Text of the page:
James Spooner

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James Spooner
Jamespooner.jpg
Notable work Afro-Punk (film)

James Spooner is an American tattoo artist from New York, living in Los Angeles. He is best known for his seminal documentary film Afro-Punk (2003), exploring the African American experience in the punk and alternative music scene.[1] After its release, he curated the Liberation Sessions concert series which promoted black artistry via music and film, and then subsequently co-founded the annual Afropunk Festival in Brooklyn, working with it from 2005 through 2008, and later parting due to philosophical differences with its direction.[2]

Spooner later wrote and directed White Lies Black Sheep (2007), a fictional feature set within the punk world that premiered at the Toronto International Film Festival. He also wrote the forward for the book anthology "White Riot" which examines where race, identity and punk music intersect.

Life[edit]

Spooner grew up in the deserts of California, Panama, and the urban sprawl of New York City where he delved into the hardcore punk music scene and engaged in its culture. Later, he trained and produced work as a sculptor with gallery shows in both Seattle and New York. Though bi-racial, Spooner identifies as black. After visiting his family in St. Lucia in his twenties, Spooner began to explore his identity which later inspired the themes in his films and art.

During his teens and early adulthood, Spooner was part of the predominantly Eurocentric hardcore punk scene, participating in the creation of zines, releasing records via his label, and attending shows. His label, Kidney Room Records, was a DIY punk record label putting out mostly emo-core / straight edge 7 inches. The name originates from the book Animal Liberation in which an animal, suffering from a vivisection experimentation, was referred to as the kidney in room 101. Spooner put out 3 records: Frail - Idle Hands Hold Nothing, Elements of Need/Jasmine split, and The Swing Kids first 7 inch.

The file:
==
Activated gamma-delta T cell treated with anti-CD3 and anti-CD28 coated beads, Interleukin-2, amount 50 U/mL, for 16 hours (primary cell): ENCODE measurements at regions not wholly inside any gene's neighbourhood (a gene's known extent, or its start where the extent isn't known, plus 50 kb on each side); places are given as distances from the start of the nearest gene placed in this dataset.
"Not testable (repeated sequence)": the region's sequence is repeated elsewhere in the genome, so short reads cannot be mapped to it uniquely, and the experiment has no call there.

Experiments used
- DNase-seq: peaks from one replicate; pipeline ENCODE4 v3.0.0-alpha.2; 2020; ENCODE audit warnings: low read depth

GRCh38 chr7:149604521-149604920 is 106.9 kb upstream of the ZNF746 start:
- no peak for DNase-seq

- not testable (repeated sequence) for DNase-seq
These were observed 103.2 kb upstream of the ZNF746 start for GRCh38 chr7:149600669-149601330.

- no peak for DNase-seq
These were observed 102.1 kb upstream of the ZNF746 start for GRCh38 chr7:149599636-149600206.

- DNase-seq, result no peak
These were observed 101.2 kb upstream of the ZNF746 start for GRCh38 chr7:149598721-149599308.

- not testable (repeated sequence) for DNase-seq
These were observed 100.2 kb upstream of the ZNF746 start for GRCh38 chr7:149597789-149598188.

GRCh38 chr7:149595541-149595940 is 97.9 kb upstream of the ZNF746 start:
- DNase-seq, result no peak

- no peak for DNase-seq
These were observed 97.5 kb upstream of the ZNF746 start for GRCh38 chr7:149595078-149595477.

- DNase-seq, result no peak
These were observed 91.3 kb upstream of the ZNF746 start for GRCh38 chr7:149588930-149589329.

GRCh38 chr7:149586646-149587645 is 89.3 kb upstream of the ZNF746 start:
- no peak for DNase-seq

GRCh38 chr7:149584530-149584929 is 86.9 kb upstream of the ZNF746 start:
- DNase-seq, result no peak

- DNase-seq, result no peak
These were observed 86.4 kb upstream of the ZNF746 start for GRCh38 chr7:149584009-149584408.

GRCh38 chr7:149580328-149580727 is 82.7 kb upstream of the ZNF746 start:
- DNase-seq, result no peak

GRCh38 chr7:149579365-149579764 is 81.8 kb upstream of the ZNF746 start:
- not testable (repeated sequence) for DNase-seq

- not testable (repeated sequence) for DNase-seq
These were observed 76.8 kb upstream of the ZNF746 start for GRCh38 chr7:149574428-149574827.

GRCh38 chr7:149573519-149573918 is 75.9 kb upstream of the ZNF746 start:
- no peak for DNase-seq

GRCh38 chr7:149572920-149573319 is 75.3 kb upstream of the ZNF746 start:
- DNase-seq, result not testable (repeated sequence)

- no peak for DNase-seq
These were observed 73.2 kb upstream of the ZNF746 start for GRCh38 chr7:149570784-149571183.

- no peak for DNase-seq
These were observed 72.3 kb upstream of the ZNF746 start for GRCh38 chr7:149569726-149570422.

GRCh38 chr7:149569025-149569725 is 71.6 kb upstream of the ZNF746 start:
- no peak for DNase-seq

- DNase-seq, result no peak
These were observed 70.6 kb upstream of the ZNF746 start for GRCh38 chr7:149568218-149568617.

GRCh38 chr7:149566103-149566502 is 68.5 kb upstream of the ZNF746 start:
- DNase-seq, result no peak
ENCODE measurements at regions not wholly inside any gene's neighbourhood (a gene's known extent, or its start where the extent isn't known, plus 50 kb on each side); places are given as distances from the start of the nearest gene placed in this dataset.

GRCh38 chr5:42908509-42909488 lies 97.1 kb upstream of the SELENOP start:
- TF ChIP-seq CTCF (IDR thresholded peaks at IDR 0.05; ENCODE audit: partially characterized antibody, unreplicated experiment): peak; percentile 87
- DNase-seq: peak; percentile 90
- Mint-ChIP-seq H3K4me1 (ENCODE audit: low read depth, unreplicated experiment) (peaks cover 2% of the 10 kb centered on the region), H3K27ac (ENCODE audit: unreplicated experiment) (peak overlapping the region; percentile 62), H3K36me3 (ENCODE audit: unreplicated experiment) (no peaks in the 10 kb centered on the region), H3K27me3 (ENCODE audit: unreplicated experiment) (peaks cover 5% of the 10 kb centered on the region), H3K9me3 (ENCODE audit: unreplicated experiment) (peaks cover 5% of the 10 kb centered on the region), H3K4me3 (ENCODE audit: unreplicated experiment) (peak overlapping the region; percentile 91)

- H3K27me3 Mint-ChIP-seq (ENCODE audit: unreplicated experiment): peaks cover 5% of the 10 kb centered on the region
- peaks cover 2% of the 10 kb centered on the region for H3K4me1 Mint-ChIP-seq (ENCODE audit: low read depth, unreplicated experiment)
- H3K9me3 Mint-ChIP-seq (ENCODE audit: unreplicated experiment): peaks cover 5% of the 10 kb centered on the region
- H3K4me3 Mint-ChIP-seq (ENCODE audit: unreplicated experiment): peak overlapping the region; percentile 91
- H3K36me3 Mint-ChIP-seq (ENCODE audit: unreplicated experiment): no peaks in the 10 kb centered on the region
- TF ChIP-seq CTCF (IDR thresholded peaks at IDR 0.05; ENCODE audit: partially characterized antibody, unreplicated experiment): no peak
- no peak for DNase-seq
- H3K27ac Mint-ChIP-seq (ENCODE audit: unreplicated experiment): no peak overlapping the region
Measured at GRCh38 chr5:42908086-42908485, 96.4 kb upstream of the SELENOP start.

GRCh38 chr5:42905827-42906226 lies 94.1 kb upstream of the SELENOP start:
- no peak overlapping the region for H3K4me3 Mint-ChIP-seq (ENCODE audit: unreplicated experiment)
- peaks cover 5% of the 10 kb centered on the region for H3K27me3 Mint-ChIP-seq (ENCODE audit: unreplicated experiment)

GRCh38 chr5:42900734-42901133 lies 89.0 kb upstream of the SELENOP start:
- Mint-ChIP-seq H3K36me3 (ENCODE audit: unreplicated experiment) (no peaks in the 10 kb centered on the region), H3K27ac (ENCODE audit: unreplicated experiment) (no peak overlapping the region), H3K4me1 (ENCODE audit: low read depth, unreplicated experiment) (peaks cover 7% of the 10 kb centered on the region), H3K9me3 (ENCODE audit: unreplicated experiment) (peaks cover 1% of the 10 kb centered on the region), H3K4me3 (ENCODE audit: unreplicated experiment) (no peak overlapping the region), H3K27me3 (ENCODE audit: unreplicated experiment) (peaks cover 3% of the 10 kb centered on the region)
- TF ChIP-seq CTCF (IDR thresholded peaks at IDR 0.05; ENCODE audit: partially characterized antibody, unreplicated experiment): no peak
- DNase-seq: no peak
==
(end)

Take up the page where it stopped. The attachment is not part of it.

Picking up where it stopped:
During his punk years, Spooner grew increasingly fascinated by the absence of dialogue around race among his friends in the scene and the disparity of black punk bands: Mick Collins, Fishbone, Vaginal Davis, and Bad Brains to name a few. Spooner understood punk rock as an offshoot of rock and roll and the pioneering work of black innovators like Chuck Berry, Bo Diddley, Little Richard, Sister Rosetta Tharpe and Jimi Hendrix, so he began to navigate why there were few people of color represented in the alternative punk music scene and why his peers did not engage with racial injustice in the way it had with animal rights, drugs/alcohol, feminism, and homophobia. Spooner also did not identify with mainstream media's representations of "blackness" and became focused on broadening the spectrum through his films and events by connecting alternative black people in the scene.[3]

Later, Spooner also worked as a prominent DJ in New York City, spinning at AfroPunk events, as well as The Limelight, Black Betty, Enids, Beauty Bar, Spa and the Edison in Los Angeles. He also promoted ON!,[4] a popular mod soul night featuring Djs Daniel Collas of the Phenomenal Handclap Band and Nick Marc of TisWas. He also DJ'ed at SPA and promoted the long running wednesday night parties "Shattered" and "SMF" featuring hip hop dj's spinning soul music.